Our Education Program
At Imagine Foundations at Leeland Public Charter School, we seek to balance excellence in reading, language arts, and math with instruction in science, social studies, and the arts, and we measure our progress through student learning gains and proficiency levels.
The Imagine Foundations at Leeland educational program has several main components:
- Core Knowledge, which provides guidance, structure, and creativity for unified programs
- Differentiated instruction, which is built into the instructional program for all students
- Response to instruction and intervention (RTI2), which is implemented school-wide
Our educational philosophy is grounded in the belief that the content of what children learn is very important and that it is inadequate to focus primarily on teaching skills and techniques to pass tests. In order to help children thrive academically, learning must go beyond skill acquisition to the mastery of content that provides them with the ability to apply what they learn to new situations, solve problems, and create new ideas. This depth of understanding leads to a love of learning and an ability to independently develop innovative solutions to problems and create new knowledge.
As you can see, the Imagine Foundations at Leeland program provides our children with the basis for future learning and guides our creation of a joy-filled learning environment.
Imagine Foundations at Leeland has selected the Core Knowledge Sequence to provide content standards that will guide coherent instruction from grade to grade, encouraging steady academic progress as children build their knowledge and skills from one year to the next.
Why Core Knowledge? Our approach to curriculum is to operate within sound, tested educational principles. These principles serve as guidelines for the staff to evaluate and select the instructional resources most appropriate to meet the educational needs and aspirations of every student. The Core Knowledge Sequence specifies the majority of the content taught in the core academic subjects.
Many schools are de-emphasizing specific and sequenced prescriptions of what students should know in favor of an increased focus on skill development and strategies to better engage students. While skill improvement and relevance are important aspects of learning, we believe specific, sequenced, and integrated road maps for how and when students should master specific information is critical for building a broad and strong academic foundation. This promises to give children access to a literate society and provides young people with the broadest range of options for their futures and professional lives.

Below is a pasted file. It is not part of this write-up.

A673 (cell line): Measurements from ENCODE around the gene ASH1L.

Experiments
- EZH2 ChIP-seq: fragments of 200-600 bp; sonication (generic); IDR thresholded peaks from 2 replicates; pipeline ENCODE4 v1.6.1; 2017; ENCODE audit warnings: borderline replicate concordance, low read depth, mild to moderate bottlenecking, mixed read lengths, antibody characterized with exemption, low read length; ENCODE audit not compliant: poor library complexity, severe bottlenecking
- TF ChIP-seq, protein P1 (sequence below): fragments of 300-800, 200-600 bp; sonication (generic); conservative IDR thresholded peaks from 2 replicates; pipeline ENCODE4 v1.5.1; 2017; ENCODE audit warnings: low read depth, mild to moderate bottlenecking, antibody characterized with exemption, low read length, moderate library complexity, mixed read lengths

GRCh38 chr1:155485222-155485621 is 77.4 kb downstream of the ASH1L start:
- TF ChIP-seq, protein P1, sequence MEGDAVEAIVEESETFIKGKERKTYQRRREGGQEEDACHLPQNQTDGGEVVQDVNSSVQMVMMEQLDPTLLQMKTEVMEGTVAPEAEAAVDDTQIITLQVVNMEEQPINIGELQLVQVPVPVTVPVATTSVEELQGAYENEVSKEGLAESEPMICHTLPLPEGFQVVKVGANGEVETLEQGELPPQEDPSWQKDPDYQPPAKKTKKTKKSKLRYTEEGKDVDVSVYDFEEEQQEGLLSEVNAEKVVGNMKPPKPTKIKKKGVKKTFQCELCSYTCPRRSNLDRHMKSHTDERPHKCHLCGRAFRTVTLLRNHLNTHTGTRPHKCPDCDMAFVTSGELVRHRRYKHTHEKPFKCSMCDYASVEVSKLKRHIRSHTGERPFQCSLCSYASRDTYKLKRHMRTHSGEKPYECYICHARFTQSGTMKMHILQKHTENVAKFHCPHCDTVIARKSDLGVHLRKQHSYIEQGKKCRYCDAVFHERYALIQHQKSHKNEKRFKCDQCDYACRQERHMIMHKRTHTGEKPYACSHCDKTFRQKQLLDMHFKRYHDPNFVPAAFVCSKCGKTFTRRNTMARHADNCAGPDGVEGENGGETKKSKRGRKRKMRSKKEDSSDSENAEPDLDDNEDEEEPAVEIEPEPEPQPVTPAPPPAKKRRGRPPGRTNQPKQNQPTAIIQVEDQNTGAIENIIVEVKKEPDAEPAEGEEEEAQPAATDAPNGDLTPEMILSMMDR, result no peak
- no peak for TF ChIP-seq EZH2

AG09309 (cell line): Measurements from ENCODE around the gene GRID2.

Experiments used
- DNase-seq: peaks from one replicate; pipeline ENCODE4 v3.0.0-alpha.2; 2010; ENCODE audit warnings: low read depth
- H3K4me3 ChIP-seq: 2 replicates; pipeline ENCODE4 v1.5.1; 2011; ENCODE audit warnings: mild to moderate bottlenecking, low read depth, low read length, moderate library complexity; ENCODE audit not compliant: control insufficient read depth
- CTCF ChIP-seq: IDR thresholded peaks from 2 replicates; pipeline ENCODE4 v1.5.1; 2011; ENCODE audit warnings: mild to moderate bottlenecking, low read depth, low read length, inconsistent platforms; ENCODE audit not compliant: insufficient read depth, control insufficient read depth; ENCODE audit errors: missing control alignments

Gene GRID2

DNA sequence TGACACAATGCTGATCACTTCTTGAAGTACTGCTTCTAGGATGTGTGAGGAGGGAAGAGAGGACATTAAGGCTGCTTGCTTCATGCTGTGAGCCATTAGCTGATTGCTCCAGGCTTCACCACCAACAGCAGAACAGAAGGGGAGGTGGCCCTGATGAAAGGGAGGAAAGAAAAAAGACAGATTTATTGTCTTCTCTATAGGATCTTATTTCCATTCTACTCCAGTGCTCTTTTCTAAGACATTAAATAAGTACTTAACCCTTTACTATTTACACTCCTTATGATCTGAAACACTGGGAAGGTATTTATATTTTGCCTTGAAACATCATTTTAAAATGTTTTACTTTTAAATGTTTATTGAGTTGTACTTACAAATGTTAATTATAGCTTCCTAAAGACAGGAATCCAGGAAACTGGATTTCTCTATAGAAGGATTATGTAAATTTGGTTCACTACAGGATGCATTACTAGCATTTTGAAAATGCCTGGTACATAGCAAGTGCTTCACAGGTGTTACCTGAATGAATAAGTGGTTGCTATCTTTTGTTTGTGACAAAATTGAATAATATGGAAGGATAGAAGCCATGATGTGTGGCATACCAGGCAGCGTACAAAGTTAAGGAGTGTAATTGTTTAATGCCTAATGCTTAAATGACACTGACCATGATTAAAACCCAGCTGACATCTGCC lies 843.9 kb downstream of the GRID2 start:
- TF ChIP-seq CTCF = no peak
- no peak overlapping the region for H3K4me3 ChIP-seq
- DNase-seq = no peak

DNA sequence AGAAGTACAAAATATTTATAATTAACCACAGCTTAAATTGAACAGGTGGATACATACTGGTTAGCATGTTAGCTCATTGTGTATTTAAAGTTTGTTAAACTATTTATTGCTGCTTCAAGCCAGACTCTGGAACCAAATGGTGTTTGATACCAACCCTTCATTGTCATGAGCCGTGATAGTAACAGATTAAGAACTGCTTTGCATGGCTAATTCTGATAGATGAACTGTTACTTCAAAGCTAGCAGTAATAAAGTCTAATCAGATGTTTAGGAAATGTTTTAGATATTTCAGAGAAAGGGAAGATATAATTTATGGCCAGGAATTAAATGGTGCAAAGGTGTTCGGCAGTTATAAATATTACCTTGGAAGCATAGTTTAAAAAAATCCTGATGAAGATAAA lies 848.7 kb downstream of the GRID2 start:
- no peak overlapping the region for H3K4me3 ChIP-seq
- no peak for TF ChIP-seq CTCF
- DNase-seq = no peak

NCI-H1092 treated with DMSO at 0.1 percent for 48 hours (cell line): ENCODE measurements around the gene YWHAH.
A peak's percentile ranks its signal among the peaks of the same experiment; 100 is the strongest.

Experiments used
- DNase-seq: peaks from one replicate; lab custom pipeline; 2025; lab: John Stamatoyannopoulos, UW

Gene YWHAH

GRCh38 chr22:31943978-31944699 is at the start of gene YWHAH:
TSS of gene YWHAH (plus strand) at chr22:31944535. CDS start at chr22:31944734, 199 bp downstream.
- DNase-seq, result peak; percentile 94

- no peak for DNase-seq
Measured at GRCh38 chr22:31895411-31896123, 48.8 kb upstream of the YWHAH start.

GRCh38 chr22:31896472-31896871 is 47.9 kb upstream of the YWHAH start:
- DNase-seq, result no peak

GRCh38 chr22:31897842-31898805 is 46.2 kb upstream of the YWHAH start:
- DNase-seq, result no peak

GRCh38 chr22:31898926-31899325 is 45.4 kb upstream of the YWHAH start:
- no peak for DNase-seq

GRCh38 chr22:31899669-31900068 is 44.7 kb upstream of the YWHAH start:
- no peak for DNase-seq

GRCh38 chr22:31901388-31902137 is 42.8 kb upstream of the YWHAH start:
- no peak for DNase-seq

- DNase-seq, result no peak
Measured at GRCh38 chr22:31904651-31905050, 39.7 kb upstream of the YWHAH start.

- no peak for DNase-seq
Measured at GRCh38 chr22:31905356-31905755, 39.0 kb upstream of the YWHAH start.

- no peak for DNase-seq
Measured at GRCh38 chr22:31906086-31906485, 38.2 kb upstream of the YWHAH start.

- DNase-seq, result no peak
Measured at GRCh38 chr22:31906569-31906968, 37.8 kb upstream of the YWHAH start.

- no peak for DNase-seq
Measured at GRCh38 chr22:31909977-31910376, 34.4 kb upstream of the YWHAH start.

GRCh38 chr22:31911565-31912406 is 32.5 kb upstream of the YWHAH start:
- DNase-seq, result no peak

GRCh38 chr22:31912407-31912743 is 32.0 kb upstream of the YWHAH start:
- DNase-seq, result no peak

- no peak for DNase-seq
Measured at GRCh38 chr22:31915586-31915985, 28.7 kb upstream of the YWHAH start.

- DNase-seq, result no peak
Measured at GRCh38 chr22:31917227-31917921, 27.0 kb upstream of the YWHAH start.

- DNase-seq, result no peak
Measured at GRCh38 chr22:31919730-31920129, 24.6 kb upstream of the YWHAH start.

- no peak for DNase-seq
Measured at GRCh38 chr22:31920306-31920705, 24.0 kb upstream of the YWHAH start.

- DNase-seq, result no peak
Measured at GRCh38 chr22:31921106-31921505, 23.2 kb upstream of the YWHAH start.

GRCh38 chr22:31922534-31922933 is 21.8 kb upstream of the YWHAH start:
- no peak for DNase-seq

Academically Rich Environment
In addition to Core Knowledge, the Imagine Foundations at Leeland content standards will incorporate the Maryland Voluntary State Curriculum, for several reasons. First, Maryland’s curriculum standards are demanding and support the development of an academically rich learning environment. Second, the Imagine Foundations at Leeland staff fully understands that the Maryland School Assessment (MSA) is based on the Maryland Voluntary State Curriculum and strives to prepare its students for the high stakes assessment as thoroughly as possible.
By aligning the Core Knowledge Scope and Sequence and the Maryland Curriculum Standards our teachers will be able to shape their unit plans and daily lesson plans to ensure that Core Knowledge content objectives and Maryland Standards are met.
The academic program for all students at Imagine Foundations at Leeland incorporates the educational philosophy known as “differentiated instruction.” The model of differentiated instruction places the child at the center of teaching and learning, and requires teachers to tailor their lessons to students’ learning needs rather than expecting students to modify themselves to fit the curriculum. Teachers who are committed to this approach believe that who they teach shapes how they teach because who the students are shapes how they learn.